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Safety Online

Scammers catch out people from all walks of life – anyone can become a victim. Scams work because they are inventive, sound plausible (it might be a real situation) and in order to gain your trust, they often pretend to be from an official organisation or well known company. They come in many forms and use the Internet the target people all over the world.

Here are examples of different scams and how they work:

Nigerian 419 This scam is one of the oldest and named 419 after the article of the Nigerian Criminal Code dealing with fraud. You receive an email pretending to be a lawyer/official/minister asking for your help to move a large amount of “frozen” money out of a foreign country and offering you a percentage.

They send official-looking documents and may even arrange meetings to convince you it is a real opportunity. Once you have agreed, they will say something has gone wrong. They may say things like “an official demands an up-front bribe or a fee before the money can be transferred”. When you pay the money to unlock the transfer, they will simply give one excuse after another, and then another “problem” comes up where they need some more money etc.

Fraud recovery scams – If you were already a victim of Nigerian fraud, you may be a target for a fraud recovery scam. The scammer contacts the victim claiming that they can recover their lost money, for a price. Another approach is to say the Nigerian government has a fund to compensate victims of 419 scams, and to get their compensation you just need to fill in a form (which usually includes personal information) and send a processing and handling fee. These scams will sometimes impersonate the Nigeria fraud squad, the EFCC (Economic and Financial Crimes Commission) to gain credibility and your trust.

Online dating – women (often men posing as women) contact men. They send a picture a pretty young girl looking for someone to offer security and marriage. She will ask for money – it could be to buy an airline ticket to visit you, for a sick family member, or help her family with a business deal. These are all just excuses to get money.

Lottery – You’ve won a lottery you never entered! They ask you to pay an administration fee or taxes. And when you do, they are the winners!

Internet Auctions – The most common auction scam is to ask you to pay for something by cheque, postal order or wire transfer. They usually offer some excuse as to why you can’t use a protected means of payment such as Paypal or a credit card. They receive the money but you don’t receive the goods. There is no mechanism to “undo” the funds transfer.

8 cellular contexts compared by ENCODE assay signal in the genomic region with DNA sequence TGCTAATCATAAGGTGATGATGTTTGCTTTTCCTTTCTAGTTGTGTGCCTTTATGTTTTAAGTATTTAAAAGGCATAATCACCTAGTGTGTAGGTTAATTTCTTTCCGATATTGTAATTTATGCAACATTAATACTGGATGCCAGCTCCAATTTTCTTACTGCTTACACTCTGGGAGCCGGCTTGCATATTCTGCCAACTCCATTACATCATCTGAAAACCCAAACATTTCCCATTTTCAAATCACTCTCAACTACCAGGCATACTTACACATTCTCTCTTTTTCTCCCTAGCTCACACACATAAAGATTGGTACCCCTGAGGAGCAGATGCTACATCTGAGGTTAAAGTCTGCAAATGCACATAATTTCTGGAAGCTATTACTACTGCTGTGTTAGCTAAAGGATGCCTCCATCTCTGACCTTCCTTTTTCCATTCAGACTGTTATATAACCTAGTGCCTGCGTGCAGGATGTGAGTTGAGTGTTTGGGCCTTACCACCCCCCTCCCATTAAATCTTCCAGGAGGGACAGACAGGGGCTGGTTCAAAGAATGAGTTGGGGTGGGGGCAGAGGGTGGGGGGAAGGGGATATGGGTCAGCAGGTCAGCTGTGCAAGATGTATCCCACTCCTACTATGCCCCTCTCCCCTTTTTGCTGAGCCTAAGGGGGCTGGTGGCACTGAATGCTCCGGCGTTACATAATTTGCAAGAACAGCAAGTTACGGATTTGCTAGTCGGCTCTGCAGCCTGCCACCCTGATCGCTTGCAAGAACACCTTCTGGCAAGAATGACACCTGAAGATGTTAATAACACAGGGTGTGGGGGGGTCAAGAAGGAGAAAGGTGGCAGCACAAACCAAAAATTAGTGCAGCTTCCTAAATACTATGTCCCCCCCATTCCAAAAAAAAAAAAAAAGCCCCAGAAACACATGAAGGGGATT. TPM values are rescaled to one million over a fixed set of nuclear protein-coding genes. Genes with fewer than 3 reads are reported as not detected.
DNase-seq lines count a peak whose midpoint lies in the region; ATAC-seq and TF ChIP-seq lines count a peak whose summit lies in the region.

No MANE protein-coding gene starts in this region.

Rental scam

A fraudster offers a great price for a flat or house to rent in a desirable area. When you ask to see the property the fraudster insists that you provide proof that you can afford the deposit and first month’s rent. They ask that you send a wire transfer (Western Union or Moneygram) to yourself or a friend. They assure you that this is perfectly safe as the wire transfer is made out to yourself or a friend. Once you made that transfer, you are asked to email a copy of the transfer order to the fraudster. When the fraudster gets your email he takes that order and claims the money. Although, the wire transfer agents are suppose to see an ID and ask a security question. In practise this does not happen, the agent releases the money and the person trying to rent the property loses their money.

PayPal classified seller scam – A seller uses online classified ads to sell items. A fraudster offers to buy an item usingPayPal. The seller gives the buyer the email linked to his PayPal account so the buyer can pay the money into it. The fraudster uses a stolen credit card to make a payment to PayPal. Credit card payments are converted into e-checks and take about seven days to clear. PayPal puts up a notice in the seller’s account saying payment is pending. The buyer then uses the email linked to the PayPal account and sends the seller a spoof/fake that says the reason why the payment is pending is because the seller has to put in proof of shipment (tracking number). The seller believes the fake email and ships the package. The credit card payment that the buyer made to the seller PayPal account fails because it is a bogus or stolen credit card. PayPal informs the seller that the funds did not clear. The seller has lost the item and the cost of shipping that item.